The most expensive input for Getto is water. Unlike teff farmers in the Midwest, all of their fields are irrigated. The cost of water adds up and will most likely increase in the future. While these margins seem alluring, climate change could throw a wrench into the plan.

Climate Challenges

“This area where we grow has undoubtedly warmed over the last 15 years and we’re having problems with army worms,” said Davidson. Insects were never a challenge for Getto and Davidson in the past but with warmer temperatures, they are now relying on more insecticides than before. Nevada is also one of the fastest warming states in the country, and northern Nevada, where Getto is growing teff and alfalfa, is a particularly effected area.

In the past few years, a new challenge has presented itself: wildfires. As fire season across the intermountain west continues to lengthen and worse, the smoke has begun to settle into the valley for weeks, if not months at a time.

“We’ve seen a reduction of solar radiation here,” explained Davidson; that reduction has affected their yields and bottom line. As climate change has driven wildfires to greater intensity and size, the impact of smoke on agriculture has become more widespread. As smoke and drought have become 21st century challenges, Getto has turned towards trying new tactics.

Innovation pushing the limits of teff production

“It uses low amounts of fertilizer, usually 60 pounds per acre of nitrogen,” said Davidson. “Fertilizers are currently much higher priced than in the past.” The University of Nevada, Reno, which leads the study of teff in the region, estimates that the application of the herbicide 2-4-D costs about $12 per acre.

Davidson said the biggest limitation to the crop are grass weeds. Since they directly compete with teff and are genetically similar, there are few chemical options for treatment. “We did get a broadleaf herbicide labeled [for use] and that helped us dramatically,” he said. This usage reduces the number of seasons they can grow teff on a given plot due to accumulation in the soil so they use it sparingly. Another management strategy utilized is only growing teff two years in a row on a plot.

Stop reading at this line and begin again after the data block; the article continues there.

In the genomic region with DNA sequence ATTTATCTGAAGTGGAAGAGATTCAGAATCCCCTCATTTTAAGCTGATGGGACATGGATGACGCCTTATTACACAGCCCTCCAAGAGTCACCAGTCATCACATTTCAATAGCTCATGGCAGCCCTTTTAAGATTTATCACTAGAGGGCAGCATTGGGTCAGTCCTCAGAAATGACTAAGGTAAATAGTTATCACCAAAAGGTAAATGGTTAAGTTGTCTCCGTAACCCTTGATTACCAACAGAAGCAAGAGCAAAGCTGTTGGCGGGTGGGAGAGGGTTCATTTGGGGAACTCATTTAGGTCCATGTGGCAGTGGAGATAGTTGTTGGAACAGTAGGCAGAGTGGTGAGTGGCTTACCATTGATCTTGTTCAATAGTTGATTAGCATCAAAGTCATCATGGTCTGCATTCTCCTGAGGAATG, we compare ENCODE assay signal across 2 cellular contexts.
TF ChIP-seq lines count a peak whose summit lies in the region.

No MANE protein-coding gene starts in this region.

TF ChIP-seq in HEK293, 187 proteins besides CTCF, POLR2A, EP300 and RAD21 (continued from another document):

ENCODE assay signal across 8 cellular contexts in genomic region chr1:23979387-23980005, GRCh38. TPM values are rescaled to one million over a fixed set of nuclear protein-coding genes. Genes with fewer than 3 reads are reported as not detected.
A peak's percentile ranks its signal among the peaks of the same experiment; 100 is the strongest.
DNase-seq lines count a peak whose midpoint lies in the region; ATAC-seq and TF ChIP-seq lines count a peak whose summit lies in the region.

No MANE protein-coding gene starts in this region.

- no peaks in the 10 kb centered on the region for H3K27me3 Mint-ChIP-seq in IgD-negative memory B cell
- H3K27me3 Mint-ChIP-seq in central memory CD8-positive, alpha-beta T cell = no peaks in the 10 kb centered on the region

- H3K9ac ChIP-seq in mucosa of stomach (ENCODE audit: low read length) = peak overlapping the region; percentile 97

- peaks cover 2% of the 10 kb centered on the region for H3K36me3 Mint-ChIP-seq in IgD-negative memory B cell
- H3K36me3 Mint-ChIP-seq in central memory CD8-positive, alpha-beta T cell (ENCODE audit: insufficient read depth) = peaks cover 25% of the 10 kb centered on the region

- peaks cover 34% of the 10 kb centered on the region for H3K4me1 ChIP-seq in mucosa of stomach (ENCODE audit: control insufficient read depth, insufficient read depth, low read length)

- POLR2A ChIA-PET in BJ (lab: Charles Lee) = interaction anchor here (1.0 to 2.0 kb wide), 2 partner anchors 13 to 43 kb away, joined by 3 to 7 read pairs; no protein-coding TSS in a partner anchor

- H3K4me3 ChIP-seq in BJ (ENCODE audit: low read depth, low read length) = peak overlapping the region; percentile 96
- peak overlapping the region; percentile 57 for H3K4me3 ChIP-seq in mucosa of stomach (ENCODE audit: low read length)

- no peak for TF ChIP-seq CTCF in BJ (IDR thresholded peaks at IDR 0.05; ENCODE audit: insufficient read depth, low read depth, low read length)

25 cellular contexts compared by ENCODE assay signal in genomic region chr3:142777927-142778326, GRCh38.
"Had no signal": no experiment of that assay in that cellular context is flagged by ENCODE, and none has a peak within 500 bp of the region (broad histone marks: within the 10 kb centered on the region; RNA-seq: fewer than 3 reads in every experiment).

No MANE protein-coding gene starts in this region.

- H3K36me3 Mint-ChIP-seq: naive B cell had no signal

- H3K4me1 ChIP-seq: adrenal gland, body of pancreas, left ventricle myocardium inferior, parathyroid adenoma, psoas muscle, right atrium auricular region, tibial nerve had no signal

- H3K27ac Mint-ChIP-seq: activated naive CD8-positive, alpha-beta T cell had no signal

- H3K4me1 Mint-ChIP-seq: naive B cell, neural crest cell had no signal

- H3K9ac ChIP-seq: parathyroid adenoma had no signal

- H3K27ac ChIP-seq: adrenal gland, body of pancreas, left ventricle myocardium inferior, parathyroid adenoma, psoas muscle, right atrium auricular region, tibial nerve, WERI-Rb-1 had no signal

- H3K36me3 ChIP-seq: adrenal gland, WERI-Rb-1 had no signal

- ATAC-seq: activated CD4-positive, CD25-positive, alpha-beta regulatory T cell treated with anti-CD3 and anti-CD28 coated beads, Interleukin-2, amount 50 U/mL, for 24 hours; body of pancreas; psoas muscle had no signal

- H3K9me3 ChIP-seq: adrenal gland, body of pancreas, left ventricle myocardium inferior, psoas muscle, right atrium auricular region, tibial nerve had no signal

The University of Nevada, Reno has been studying teff for several years. Before Davidson retired, he was working on a study of over 350 varieties of the grain. “We were looking at trying to select plants that were two things: more drought resistant and had a stiffer stem,” he explained.

Because of teff’s height and weak stem, it tends to lodge when the seed matures — a condition where the plant falls horizontally to rest on the ground, sometimes making harvest difficult. The tests led to a dozen varieties they tested in the field to determine if traits favorable to stiffer stems and drought tolerance could be realized in practice.

“The big issue here for farmers is that they face an uncertain future in terms of water availability.”

“The big issue here for farmers is that they face an uncertain future in terms of water availability,” said Dr. John Cushman, a biochemist at the university. The west is experiencing a multi-year drought that has reduced snowpack. In conjunction with the high value grain and forage of teff, the grain’s drought tolerance is another driving factor of his research. He tested for chronic and acute drought stresses and was able to isolate a few drought tolerant varieties. “We are now doing more detailed field testing to show they are actually drought tolerant,” said Cushman. He suspects these varieties could be available to farmers within three to five years.

Cushman is also working on the lodging problem. When teff lodges, yields could be reduced by 40%. He is building upon the work of Norman Borlaug to target two genes that affect the grass’s stature. Borlaug and his team were able to find semi-dwarf varieties of wheat and rice through natural selection, a process that took years to realize. “We could do that with teff, but it would take a long time,” said Cushman. He is using CRISPR technology to find ways to reduce the stature of teff.

“If you reduce the stature, it increases the ratio of seed to overall biomass,” explained Cushman.

Getto and Davidson are hopeful for advances in the grain. If lodging can be reduced, their two step harvest process can be cut in half. “We could just go through and cut it one time…that would reduce costs for everybody,” said Davidson.

Getto and Davidson remain optimistic and hopeful that average temperatures stay steady, the impacts of smoke decline and the popularity of teff continues to grow. As John Getto’s son continues to learn the ins and outs of operating a modern teff farm, the future for a fourth generation family farm in Fallon, Nevada is becoming a reality.

Write for Ambrook Research.


Photo of Richard Bednarski

Richard Bednarski

Richard Bednarski is a photographer and journalist whose work captures climate and human impacts on the American West. When not crafting stories, he can be found traveling and camping with his wife and two daughters, tending a garden, baking bread, and playing the banjo.

Illustrative image of a person looking out a window at a field